The fashion industry is filled with comeback stories. Mom jeans, tie-dye clothes and bum bags (or fanny packs, in US parlance) have all made a return over the years.
And just when investors were ready to write off Li Ning, the eponymous sportswear brand founded by the gold medal-winning Olympic gymnast, the label has re-emerged as hip once again.
A few years back its market value had dropped to below HK$10 billion ($1.28 billion) but this week it was trading at nearly HK$130 billion. Some of its sports shoes have become collectors’ items and the brand even showcased its trendier looks via an eight-minute video runway show broadcast at a socially-distanced Paris Fashion Week last year.
The turnaround wasn’t without a great deal of stress and hard work. After three consecutive years of losses, the company, backed by private equity group TPG Capital and Singapore sovereign wealth fund GIC, restructured its business, cleared out inventory built up by third-party distributors and closed thousands of underperforming retail outlets. To appeal to young consumers, it also updated its designs to incorporate more streetwear.
Li Ning now wants to replicate the success of its own revamp with Clarks, the aging UK shoe brand that has faded from fashionability.
According to a filing made to the Hong Kong stock exchange last week, Viva China, the sports talent agency founded and controlled by Li, has agreed to pay £51 million ($70 million) for 51% of LionRock Capital, the private equity firm. The investment will give Viva China control of Clarks when LionRock’s £100 million takeover (announced in November last year) is completed. Given that the former gymnast is also LionRock’s non-executive chairman, it suggests Li is firmly behind the connected transaction.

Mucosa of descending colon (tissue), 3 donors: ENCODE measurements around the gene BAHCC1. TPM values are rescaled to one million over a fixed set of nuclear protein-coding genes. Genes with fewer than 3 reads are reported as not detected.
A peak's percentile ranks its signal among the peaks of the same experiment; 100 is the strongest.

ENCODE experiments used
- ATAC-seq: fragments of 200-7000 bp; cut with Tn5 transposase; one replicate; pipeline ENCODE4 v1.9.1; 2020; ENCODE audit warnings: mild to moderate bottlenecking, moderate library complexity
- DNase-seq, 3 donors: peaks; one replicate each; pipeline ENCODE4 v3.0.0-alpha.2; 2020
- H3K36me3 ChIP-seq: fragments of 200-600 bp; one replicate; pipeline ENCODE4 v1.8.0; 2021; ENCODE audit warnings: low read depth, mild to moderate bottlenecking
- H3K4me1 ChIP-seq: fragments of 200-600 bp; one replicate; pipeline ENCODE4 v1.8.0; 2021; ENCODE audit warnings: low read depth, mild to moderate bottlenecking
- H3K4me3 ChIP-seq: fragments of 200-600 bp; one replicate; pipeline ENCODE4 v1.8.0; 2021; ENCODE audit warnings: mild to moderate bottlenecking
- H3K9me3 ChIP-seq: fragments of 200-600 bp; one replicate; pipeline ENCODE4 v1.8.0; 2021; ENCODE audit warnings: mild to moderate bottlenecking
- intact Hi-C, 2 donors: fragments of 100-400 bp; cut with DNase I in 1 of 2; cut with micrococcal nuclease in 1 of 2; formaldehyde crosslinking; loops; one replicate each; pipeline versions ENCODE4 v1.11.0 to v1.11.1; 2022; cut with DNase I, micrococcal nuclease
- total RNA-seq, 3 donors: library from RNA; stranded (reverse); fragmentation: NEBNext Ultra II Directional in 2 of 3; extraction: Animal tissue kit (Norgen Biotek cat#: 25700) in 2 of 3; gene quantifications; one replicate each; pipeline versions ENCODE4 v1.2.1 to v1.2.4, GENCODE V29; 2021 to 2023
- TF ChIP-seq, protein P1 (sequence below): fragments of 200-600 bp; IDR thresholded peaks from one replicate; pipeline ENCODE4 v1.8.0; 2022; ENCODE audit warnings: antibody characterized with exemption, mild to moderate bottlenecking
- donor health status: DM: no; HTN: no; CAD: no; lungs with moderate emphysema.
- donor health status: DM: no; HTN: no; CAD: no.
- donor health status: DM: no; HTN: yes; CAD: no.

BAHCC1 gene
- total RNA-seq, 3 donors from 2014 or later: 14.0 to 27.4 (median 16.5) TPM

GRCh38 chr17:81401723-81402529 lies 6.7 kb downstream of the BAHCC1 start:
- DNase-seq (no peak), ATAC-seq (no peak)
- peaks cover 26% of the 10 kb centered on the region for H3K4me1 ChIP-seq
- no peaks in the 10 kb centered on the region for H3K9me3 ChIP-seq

Founded in 1825 by the Clark brothers, the footwear brand has long been known for making high-quality and comfortable shoes. Maintaining its traditions, the British label has been based in the same village in southwestern England’s Somerset for nearly two centuries. However, the venerable shoemaker hasn’t kept up with changes in fashion.
“The styles of its shoes 10 years ago and the current styles are more or less the same. Their styles are always classic but not fashionable. It is no surprise that the brand was abandoned by young shoppers,” one Chinese consumer told Huxiu, a news portal.
Having reported a loss of £83 million in 2019, Clarks was then hit hard by the pandemic. It had to cut 900 jobs last May from a global workforce of 13,000.
In recent years Chinese sportswear labels have been diversifying beyond their flagship brands, making purchases overseas. Anta owns the Italian brand Fila, as well as Japan’s Descente. It also has an investment in the Finnish company Amer, which owns multiple brands like Salomon snowboards and Mavic bicycle wheels. Similarly, Xtep controls a portfolio that includes hiking brand Merrell, Hush Puppies and Saucony.
Nor is Clarks the only fading brand Li Ning has invested in. The deal follows another acquisition last May that saw the sportswear maker buying a controlling stake of Hong Kong casualwear retailer Bossini, a cheap ‘fast fashion’ brand which has also fallen out of favour with consumers in recent years.
Industry observers reckon that the acquisitions reflect the renewed confidence of Li Ning himself and a sense that his company’s new mojo could help restore these two struggling brands and, like his sportswear firm, rekindle former glories.
Li Ning, the listed entity, is not directly involved in the Clarks investment (but Viva China owns a 16% stake in the Hong Kong-listed firm). However, Beijing Youth Daily believes that the sportswear maker can still help the British label to expand its sales network in China, especially via e-commerce channels. The Clarks acquisition could also be important as Li Ning tries to grow outside China. “Clarks’ 1,400 stores around the world are an important starting point in the globalisation of Li Ning’s brand. The rejuvenation of the Li Ning brand, too, will greatly help Clarks and the transformation of the old-school brand to appeal to younger consumers,” was Huxiu’s bullish verdict.
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